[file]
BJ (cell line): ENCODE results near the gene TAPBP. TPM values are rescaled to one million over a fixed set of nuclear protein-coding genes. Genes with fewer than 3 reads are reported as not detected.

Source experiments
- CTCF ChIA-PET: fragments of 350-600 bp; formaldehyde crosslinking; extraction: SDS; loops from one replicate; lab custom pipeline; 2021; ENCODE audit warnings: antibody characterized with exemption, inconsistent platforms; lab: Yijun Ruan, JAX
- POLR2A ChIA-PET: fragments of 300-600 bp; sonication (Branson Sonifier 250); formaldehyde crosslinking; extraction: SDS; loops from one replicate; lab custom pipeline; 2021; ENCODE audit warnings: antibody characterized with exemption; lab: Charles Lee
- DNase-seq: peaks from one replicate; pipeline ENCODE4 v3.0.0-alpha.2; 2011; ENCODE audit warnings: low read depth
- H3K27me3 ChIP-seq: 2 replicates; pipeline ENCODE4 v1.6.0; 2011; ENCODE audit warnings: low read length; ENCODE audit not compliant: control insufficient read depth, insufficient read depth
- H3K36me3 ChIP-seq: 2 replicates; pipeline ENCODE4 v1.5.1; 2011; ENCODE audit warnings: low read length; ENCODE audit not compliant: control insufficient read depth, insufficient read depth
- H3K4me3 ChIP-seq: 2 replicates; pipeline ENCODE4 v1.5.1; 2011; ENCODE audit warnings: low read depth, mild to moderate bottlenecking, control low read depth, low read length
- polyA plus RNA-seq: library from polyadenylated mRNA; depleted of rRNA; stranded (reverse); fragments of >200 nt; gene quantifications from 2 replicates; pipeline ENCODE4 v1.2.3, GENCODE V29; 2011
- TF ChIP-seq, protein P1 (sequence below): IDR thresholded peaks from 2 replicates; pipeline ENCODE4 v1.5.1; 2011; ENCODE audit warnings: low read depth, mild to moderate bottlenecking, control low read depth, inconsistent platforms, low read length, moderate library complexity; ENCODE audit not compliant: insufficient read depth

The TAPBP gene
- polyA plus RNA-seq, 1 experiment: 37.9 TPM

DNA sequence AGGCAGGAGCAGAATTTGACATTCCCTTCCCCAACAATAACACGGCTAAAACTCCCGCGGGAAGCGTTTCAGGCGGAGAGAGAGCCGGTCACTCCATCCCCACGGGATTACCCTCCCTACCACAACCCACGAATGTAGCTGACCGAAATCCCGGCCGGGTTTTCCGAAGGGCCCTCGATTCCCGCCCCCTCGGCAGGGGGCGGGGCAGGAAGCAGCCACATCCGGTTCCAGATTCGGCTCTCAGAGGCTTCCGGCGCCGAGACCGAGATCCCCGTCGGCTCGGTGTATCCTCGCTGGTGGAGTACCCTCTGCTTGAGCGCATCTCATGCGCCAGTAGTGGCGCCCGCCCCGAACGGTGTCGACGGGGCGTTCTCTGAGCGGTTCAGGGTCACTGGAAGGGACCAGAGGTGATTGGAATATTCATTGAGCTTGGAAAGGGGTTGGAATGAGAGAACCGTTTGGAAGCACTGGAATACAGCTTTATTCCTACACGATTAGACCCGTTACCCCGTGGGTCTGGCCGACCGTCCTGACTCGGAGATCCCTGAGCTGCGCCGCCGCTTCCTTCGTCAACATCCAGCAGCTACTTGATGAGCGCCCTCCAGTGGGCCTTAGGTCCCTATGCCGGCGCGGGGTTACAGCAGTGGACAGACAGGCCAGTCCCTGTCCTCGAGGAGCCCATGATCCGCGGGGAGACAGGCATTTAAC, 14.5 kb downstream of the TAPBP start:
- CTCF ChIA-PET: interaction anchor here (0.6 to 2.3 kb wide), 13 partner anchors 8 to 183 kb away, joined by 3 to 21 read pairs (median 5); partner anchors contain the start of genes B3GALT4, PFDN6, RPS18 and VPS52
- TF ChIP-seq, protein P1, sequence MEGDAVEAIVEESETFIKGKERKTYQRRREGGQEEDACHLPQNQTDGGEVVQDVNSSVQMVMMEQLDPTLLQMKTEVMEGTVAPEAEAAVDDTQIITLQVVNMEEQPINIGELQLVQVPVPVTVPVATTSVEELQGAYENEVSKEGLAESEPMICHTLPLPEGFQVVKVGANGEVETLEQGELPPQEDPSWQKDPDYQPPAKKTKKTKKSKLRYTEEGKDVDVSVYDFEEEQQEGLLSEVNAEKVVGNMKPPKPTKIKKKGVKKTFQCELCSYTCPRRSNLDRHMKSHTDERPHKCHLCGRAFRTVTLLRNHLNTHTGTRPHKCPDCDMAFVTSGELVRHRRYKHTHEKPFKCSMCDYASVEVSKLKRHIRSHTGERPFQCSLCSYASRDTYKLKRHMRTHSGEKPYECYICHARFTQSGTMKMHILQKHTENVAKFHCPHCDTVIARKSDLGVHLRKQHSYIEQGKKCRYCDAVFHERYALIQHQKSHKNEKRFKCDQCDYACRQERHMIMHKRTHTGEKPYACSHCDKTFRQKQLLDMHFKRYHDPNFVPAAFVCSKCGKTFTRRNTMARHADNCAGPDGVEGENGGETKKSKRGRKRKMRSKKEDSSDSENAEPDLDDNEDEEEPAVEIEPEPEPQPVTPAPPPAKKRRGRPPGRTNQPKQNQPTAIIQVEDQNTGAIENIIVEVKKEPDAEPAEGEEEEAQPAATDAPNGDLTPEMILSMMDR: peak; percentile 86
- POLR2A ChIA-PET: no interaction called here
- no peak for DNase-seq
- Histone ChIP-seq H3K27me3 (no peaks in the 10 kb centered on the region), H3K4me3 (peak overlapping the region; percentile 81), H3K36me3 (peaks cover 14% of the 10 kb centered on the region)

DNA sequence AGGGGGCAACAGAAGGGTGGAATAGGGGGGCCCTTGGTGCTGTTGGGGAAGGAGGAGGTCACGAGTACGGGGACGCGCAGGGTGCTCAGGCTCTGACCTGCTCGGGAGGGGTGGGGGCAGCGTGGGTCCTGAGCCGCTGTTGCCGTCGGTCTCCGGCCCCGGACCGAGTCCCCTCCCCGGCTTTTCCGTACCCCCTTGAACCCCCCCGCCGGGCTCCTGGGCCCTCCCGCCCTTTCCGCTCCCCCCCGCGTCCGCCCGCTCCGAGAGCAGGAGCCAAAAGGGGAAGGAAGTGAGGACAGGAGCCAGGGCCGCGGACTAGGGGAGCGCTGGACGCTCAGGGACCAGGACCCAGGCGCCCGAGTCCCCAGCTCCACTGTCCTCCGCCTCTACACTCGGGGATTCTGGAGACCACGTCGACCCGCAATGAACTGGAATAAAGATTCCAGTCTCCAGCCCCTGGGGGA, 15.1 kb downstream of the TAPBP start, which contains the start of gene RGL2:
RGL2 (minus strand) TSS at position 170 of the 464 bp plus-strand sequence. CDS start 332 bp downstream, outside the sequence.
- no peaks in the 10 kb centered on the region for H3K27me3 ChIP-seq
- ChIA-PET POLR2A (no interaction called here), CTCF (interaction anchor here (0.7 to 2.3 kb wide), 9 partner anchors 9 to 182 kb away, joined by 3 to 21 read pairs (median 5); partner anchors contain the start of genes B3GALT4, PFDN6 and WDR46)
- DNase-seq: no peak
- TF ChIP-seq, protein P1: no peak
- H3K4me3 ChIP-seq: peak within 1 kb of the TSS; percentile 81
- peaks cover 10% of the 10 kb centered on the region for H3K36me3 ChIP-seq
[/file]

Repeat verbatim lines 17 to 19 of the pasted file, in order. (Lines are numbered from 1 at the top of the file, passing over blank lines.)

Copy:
- no peak for DNase-seq
- Histone ChIP-seq H3K27me3 (no peaks in the 10 kb centered on the region), H3K4me3 (peak overlapping the region; percentile 81), H3K36me3 (peaks cover 14% of the 10 kb centered on the region)

DNA sequence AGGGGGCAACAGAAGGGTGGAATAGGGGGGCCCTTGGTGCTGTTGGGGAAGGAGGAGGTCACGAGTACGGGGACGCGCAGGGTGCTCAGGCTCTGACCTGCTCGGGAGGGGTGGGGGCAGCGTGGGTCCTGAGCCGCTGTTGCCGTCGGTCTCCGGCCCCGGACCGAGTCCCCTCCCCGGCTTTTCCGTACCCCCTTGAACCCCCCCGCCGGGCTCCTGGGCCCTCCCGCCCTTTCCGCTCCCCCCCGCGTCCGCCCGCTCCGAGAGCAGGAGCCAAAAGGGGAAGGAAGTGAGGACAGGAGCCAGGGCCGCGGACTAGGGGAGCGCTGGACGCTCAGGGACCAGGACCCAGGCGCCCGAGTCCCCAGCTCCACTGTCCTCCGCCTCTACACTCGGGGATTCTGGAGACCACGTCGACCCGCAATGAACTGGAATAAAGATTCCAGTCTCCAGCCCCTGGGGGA, 15.1 kb downstream of the TAPBP start, which contains the start of gene RGL2: